The US-China standoff in South-East Asia threatens to turn into a more dangerous, on the brink of an open war, confrontation: The US has announced that it intends to deploy “high-precision missiles with enhanced survivability” along China’s eastern maritime border. This project, prepared by the US Indo-Pacific Command, provides for the deployment in the coming years of short- and medium-range land-based high-precision missiles without nuclear warheads on Taiwan, the Philippines and the Japanese island of Okinawa.
Pentagon officials explain the need for this step by saying that “without a thorough and credible conventional deterrent, China will have the courage to take action in the region and on the international stage to supplant US interests”. In order to prevent this, the US military, in addition to high-precision missiles, is going to deploy the so-called second echelon of deterrence — install air defense systems in the western Pacific Ocean — on islands stretching from southeastern Japan to Guam and Indonesia. The US military is also planning a radical change in the way it deploys troops, moving toward a strategy of dispersal in active cooperation with allies and partners. This would allow the US military presence in the Indo-Pacific region to be deployed everywhere, rather than concentrating it on a few key bases as it is now. Large forces clustered in one place are vulnerable to a preemptive missile strike in the event of an open conflict with China.
To implement all these plans, the Pentagon is asking the US Congress for additional funding, and the cost of the entire “deterrence” program is now estimated by the US military at more than $27 billion. Without this money, as Admiral Philip Davidson, commander of the US Indo-Pacific Command, said in a speech at the American Enterprise Institute, a Washington think tank, “within the next six years, China could try to change the status quo in the region”.
It is hard to doubt that US lawmakers will remain deaf to the Pentagon’s pleas, especially given the fact that Joe Biden’s first major foreign policy document, the Interim National Security Strategic Guidance, identifies China as the principal global adversary of the United States. This document states that China is “the only rival that can combine its economic, diplomatic, military and technological power to erect sustainable obstacles to a stable and open international system”. On the basis of this document, the administration of Joe Biden plans by the end of this year to prepare a new US National Security Strategy, which will replace the one that was developed under President Donald Trump in December 2017.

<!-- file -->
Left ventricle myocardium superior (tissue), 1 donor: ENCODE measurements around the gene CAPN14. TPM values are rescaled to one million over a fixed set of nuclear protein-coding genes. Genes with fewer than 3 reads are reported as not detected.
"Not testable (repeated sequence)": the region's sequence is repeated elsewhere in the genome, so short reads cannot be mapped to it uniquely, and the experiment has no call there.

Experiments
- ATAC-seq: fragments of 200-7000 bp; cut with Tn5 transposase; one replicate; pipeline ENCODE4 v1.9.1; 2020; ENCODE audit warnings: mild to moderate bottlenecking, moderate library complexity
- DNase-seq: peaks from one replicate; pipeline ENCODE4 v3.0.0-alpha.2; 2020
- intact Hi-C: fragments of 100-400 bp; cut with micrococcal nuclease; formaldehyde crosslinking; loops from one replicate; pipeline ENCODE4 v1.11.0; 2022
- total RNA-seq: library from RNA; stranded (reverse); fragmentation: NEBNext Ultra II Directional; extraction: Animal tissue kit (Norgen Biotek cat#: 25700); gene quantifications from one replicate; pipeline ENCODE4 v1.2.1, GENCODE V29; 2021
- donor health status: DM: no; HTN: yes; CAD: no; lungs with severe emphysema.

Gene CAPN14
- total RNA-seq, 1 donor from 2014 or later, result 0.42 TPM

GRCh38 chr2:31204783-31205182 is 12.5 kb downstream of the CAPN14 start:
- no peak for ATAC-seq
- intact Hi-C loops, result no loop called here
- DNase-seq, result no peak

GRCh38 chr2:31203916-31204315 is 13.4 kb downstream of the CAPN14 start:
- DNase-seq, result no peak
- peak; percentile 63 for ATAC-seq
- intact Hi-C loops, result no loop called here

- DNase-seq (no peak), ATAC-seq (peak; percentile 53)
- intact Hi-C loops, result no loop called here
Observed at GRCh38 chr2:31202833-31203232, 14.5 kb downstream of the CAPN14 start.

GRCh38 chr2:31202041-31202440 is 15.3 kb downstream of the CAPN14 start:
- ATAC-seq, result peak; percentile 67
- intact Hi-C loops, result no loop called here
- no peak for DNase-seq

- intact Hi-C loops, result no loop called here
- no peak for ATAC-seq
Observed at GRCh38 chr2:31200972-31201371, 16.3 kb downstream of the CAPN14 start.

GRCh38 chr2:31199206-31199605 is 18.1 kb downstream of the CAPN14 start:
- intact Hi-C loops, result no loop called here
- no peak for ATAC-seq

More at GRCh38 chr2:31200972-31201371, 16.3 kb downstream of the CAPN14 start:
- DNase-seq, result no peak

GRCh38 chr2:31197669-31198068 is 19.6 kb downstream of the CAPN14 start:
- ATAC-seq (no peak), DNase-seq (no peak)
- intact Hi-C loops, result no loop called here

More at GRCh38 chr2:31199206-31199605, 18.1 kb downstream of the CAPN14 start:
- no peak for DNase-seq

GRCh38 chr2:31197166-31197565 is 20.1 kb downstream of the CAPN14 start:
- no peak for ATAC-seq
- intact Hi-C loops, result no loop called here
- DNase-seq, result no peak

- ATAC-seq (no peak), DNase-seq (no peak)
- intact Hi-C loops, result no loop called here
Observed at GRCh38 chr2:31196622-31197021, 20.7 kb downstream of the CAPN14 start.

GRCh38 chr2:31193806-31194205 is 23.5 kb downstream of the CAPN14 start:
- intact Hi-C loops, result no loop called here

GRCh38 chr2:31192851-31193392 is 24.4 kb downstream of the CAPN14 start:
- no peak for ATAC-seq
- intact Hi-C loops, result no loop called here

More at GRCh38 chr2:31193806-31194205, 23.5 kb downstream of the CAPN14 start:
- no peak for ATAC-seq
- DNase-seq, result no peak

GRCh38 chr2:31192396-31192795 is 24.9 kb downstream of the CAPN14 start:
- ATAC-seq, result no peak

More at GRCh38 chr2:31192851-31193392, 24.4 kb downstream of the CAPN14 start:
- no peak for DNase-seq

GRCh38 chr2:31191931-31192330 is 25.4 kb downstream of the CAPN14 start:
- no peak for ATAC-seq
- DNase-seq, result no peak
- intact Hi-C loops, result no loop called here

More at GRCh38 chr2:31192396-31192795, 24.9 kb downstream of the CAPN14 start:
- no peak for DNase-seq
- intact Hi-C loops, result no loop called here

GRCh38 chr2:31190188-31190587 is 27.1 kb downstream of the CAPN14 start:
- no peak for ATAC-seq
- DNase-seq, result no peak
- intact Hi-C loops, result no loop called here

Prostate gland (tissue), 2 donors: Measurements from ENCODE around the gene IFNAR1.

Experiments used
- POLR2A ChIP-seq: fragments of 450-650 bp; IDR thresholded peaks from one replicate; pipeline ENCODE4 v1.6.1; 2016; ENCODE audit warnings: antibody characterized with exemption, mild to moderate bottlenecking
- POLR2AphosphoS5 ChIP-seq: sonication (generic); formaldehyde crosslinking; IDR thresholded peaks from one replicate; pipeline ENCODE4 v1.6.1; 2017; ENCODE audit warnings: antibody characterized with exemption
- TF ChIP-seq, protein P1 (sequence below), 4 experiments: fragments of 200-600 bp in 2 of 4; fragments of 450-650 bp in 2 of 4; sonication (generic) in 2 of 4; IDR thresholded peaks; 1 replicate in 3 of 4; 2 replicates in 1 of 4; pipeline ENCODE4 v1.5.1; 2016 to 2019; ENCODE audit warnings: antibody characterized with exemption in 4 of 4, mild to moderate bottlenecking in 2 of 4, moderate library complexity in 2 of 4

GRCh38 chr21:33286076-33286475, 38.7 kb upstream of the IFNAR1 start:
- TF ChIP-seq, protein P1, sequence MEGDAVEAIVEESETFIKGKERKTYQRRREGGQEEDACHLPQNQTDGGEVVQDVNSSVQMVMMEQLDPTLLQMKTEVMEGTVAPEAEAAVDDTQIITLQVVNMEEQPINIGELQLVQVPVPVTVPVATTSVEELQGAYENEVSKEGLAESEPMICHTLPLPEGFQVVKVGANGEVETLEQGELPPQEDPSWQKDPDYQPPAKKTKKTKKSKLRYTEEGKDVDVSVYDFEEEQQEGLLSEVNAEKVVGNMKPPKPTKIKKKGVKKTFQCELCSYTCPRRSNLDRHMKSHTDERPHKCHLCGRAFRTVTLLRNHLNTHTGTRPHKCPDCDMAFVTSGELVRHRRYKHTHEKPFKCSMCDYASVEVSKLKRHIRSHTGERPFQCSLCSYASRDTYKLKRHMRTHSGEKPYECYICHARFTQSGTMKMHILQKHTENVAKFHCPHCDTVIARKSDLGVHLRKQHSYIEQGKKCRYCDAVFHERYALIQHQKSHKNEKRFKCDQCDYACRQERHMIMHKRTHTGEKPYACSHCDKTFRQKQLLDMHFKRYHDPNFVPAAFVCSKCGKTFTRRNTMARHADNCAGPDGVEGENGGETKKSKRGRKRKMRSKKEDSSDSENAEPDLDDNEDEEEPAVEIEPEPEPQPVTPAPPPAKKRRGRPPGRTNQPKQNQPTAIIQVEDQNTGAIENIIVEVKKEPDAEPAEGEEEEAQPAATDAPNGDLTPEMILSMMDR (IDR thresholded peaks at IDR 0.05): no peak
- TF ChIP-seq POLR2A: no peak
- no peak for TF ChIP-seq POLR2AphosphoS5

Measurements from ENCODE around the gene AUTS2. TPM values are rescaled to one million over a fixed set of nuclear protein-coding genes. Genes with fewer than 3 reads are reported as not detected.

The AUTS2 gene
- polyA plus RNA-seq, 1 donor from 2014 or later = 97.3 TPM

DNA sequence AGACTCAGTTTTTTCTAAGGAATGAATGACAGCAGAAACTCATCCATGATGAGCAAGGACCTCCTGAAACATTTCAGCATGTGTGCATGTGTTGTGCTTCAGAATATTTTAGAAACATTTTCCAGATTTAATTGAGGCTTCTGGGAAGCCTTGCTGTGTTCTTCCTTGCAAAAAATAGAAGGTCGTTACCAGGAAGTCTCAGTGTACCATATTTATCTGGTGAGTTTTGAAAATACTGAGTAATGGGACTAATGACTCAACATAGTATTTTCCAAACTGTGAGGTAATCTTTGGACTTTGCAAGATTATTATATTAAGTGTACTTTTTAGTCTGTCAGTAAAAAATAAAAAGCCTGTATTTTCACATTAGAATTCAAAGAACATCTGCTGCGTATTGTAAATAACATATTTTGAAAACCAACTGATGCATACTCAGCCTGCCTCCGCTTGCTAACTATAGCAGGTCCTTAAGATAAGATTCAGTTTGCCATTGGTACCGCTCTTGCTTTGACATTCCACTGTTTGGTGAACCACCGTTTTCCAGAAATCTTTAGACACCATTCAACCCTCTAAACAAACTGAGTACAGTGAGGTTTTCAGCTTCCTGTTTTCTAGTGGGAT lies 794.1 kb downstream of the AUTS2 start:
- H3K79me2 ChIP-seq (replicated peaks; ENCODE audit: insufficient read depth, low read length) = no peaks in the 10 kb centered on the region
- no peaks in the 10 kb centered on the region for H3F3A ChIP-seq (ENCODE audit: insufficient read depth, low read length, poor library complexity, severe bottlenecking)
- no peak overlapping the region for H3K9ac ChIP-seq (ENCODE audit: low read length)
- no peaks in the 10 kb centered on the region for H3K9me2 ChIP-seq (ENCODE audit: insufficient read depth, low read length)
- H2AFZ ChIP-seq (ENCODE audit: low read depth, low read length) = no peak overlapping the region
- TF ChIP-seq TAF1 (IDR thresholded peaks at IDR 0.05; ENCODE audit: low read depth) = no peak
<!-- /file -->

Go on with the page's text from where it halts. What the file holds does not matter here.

But already today we can say that not all of Trump’s “legacy” will be thrown into the “trash dump of history”. A key project such as the construction of the Indo-Pacific Region (IPR) with a core of four countries – the United States, Japan, Australia and India – proposed by the US administration back in 2017 to “contain the PRC,” is now experiencing a “second birth”. On March 12, 2021, the leaders of the United States, India, Japan and Australia had their first-ever video conversation. Prior to that, the so-called Quartet met regularly only at the working level and at the level of foreign ministers, and the March 12 talks were evidence that, despite the departure of President Trump from the political arena, the project he founded continues to develop. And with the same goals and in the same direction as before — strengthening military cooperation between the four countries in order to “contain China. Jake Sullivan, assistant to the US President for National Security, said this frankly at a briefing for journalists at the White House after talks between the four leaders. He noted that “the four leaders did discuss the challenge that China poses”. And they made it clear that none of them have any illusions about China”.
All of this implies that threats to China’s security will inevitably increase in the coming years, which will naturally cause Beijing to retaliate, which in turn will be forced to further strengthen its position, build new bulk islands in the South China Sea and deploy missile systems and air force and naval bases there. This will inevitably trigger a new arms race in East and Southeast Asia, and the region itself will increasingly become a potential new “hot spot” divided by the “red lines” drawn in Washington and Beijing.
In such circumstances, the plan for the integration of ASEAN countries into the Indo-Pacific space is of particular relevance. It was adopted in June 2019 at the summit in Bangkok and is aimed at expanding not military but economic ties, at the need to develop primarily economic cooperation, to form a new global free trade zone, to include in its membership states that wish to participate in it, including China. However, it is very doubtful that under current conditions, the ASEAN initiatives will be able to reverse the trend towards the formation of a military-political bloc in the IPR, directed against China. In this regard, Russia, which is also strongly opposed to the formation of a new military bloc based on the IPR, can support the efforts of ASEAN countries to reformat the IPR project from a military and anti-Chinese one to an economic and global one. This will strengthen Russia’s authority and credibility throughout the region.
Dmitry Mosyakov, Professor, Doctor of Historical Sciences, Director of the Centre for Southeast Asia, Australia and Oceania at the Institute of Oriental Studies of the Russian Academy of Sciences, exclusively for the online magazine “New Eastern Outlook”.